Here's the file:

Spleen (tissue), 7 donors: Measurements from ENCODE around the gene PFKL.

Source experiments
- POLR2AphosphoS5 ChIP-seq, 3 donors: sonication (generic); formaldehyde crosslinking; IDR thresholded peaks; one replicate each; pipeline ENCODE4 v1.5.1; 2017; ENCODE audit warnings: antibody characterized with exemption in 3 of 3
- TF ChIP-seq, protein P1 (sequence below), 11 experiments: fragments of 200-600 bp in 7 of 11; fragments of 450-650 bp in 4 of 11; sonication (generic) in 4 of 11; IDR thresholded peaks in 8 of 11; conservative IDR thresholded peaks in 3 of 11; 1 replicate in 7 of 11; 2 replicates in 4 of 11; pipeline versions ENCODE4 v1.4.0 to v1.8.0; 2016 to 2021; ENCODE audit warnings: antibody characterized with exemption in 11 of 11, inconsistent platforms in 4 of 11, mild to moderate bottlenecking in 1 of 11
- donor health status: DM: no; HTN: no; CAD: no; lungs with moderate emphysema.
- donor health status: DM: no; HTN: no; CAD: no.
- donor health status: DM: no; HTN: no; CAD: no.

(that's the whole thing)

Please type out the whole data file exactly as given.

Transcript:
Spleen (tissue), 7 donors: Measurements from ENCODE around the gene PFKL.

Source experiments
- POLR2AphosphoS5 ChIP-seq, 3 donors: sonication (generic); formaldehyde crosslinking; IDR thresholded peaks; one replicate each; pipeline ENCODE4 v1.5.1; 2017; ENCODE audit warnings: antibody characterized with exemption in 3 of 3
- TF ChIP-seq, protein P1 (sequence below), 11 experiments: fragments of 200-600 bp in 7 of 11; fragments of 450-650 bp in 4 of 11; sonication (generic) in 4 of 11; IDR thresholded peaks in 8 of 11; conservative IDR thresholded peaks in 3 of 11; 1 replicate in 7 of 11; 2 replicates in 4 of 11; pipeline versions ENCODE4 v1.4.0 to v1.8.0; 2016 to 2021; ENCODE audit warnings: antibody characterized with exemption in 11 of 11, inconsistent platforms in 4 of 11, mild to moderate bottlenecking in 1 of 11
- donor health status: DM: no; HTN: no; CAD: no; lungs with moderate emphysema.
- donor health status: DM: no; HTN: no; CAD: no.
- donor health status: DM: no; HTN: no; CAD: no.